Shootout: Adobe's Warp Stabilizer vs. Apple's Final Cut Pro X Stabilization
Let’s review: Adobe Premiere Pro reaches feature parity with Final Cut Pro, exceeding it in some aspects, and in the process builds up an equal-sized customer base as Apple’s NLE. Then Apple relaunches FCP from the ground up — and removes a lot of the features shared between the two, making Premiere Pro undeniably more feature-rich. It seems perfect timing for Adobe, whose application is now easier to migrate to from Final Cut Pro 7 than is Apple’s. I’m still learning FCP X and I think it has a ton of potential, but at the very least, Adobe has to be happy with the missing features in FCP X that everyone’s complaining about. So let’s take a look at one feature both video solutions are touting highly: automatic camera stabilization.
In posting this test, Steve Forde at Adobe says, “both After Effect’s Warp Stabilizer and FCPX stabilization were left to the default settings of stabilization and rolling shutter removal. No tweaking was done whatsoever.” Here’s the video comparison between the two:
Yes, the After Effects one looks smoother. The FCP X video has a jump in it that After Effects corrects. However, this test is also a good example of the divide in Adobe and Apple’s (new) philosophy: Adobe’s stabilization requires a separate motion graphics app, while Final Cut Pro X‘s is built-in. Adobe has more advanced tools but the workflow and speed of Apple’s (at least in use, by not having to take it out to a separate app) is more streamlined. Still, the inability to share FCP X timelines with other apps is a deal-breaker for team-based MGFX work — for now. Or you can spend $500 on Automatic Duck’s Pro Export FCP plugin, in order to get an exportable timeline out of a $300 program.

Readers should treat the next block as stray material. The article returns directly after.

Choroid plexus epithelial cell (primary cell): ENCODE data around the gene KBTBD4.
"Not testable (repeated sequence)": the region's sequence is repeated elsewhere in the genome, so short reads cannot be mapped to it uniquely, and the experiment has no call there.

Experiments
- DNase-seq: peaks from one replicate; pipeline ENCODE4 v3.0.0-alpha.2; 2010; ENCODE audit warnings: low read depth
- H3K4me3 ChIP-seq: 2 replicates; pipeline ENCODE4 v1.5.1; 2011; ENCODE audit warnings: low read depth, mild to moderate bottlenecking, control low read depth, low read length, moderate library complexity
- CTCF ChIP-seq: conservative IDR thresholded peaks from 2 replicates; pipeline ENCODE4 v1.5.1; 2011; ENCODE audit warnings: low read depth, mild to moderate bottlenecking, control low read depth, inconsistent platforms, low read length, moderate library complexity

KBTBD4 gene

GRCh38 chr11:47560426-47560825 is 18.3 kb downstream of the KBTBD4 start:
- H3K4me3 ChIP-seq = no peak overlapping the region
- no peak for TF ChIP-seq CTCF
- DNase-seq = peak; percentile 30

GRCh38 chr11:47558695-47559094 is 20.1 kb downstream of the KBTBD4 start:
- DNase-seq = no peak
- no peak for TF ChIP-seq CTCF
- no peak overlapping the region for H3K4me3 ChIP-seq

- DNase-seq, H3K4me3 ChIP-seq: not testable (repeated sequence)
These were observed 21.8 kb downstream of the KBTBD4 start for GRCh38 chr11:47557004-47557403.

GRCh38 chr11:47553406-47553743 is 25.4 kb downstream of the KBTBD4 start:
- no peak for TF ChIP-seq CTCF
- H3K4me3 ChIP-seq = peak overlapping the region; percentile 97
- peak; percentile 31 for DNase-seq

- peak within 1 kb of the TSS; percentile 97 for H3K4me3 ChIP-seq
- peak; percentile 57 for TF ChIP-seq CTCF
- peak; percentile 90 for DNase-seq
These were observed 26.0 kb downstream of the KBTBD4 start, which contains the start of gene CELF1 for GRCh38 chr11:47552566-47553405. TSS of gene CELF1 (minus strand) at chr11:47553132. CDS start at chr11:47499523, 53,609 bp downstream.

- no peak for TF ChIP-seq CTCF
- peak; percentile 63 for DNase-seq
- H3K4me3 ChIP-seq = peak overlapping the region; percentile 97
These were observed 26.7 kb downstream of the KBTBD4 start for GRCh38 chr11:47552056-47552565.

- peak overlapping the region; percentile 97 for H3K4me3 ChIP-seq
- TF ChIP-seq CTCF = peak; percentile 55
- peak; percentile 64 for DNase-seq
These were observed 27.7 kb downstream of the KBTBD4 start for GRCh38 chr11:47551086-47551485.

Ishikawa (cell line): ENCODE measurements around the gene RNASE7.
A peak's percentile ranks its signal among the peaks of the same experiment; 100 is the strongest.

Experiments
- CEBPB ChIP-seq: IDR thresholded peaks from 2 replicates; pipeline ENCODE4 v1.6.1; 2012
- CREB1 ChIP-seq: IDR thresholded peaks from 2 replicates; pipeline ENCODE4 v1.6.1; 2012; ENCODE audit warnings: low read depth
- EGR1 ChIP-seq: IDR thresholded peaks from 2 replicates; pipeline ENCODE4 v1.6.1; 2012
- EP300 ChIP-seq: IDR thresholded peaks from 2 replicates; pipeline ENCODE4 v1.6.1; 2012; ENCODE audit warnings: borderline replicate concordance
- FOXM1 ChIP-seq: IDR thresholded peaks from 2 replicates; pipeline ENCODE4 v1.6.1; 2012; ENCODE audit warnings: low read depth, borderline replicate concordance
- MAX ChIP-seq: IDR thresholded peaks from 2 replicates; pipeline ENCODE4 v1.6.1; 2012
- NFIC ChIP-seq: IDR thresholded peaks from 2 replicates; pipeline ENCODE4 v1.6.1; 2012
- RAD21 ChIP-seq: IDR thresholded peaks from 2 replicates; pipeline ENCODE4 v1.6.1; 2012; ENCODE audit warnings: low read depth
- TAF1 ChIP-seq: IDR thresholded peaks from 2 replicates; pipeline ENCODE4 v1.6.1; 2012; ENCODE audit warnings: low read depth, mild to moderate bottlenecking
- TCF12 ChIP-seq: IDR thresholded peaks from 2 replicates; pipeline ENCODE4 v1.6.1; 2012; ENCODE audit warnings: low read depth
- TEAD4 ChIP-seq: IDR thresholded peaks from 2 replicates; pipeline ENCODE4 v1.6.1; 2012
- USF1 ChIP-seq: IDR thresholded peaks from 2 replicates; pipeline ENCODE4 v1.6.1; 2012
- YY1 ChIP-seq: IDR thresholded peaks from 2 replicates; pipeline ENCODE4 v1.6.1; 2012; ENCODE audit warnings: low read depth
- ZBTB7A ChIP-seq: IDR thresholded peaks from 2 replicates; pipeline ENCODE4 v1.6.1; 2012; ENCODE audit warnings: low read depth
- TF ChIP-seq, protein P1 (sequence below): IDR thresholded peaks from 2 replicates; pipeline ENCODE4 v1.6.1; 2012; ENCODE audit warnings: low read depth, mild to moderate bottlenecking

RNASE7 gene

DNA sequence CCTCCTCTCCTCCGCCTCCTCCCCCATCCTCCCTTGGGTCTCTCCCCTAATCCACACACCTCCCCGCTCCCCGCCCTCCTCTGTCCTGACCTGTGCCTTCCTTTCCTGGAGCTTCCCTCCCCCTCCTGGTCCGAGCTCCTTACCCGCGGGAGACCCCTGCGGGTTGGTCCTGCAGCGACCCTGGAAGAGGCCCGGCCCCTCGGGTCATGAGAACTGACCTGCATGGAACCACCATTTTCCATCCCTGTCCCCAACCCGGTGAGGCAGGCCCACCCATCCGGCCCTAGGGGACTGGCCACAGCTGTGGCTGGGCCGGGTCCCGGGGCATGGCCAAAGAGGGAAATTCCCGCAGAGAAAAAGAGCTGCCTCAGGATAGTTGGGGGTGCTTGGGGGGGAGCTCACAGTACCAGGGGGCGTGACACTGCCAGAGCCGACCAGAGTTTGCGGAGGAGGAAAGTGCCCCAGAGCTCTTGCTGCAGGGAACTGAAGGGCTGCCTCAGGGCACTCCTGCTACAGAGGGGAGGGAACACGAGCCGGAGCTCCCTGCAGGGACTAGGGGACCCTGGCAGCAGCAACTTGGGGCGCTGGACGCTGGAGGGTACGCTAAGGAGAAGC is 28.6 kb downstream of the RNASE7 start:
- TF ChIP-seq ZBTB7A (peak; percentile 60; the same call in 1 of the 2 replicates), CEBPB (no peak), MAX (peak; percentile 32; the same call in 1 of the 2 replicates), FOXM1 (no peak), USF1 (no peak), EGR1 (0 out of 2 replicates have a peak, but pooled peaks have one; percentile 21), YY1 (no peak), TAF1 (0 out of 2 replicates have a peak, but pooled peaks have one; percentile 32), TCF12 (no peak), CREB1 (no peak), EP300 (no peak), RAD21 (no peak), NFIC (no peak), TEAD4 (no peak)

As an editor and sometimes-MGFX person (out of necessity), I’ve spent the time to build up a working knowledge of After Effects. I used it on The West Side to erase bystanders and smoke-billowing tractors in the background in order to make New York City look empty (and to hang gangsters). Until FCP X talks to other applications, that knowledge is basically useless, and for version 10 of an application, that’s a damn shame. Perhaps in killing off Final Cut “Express,” Apple should’ve also killed Final Cut “Pro” — and just left us with Final Cut X.
[via Steve Forde at Adobe]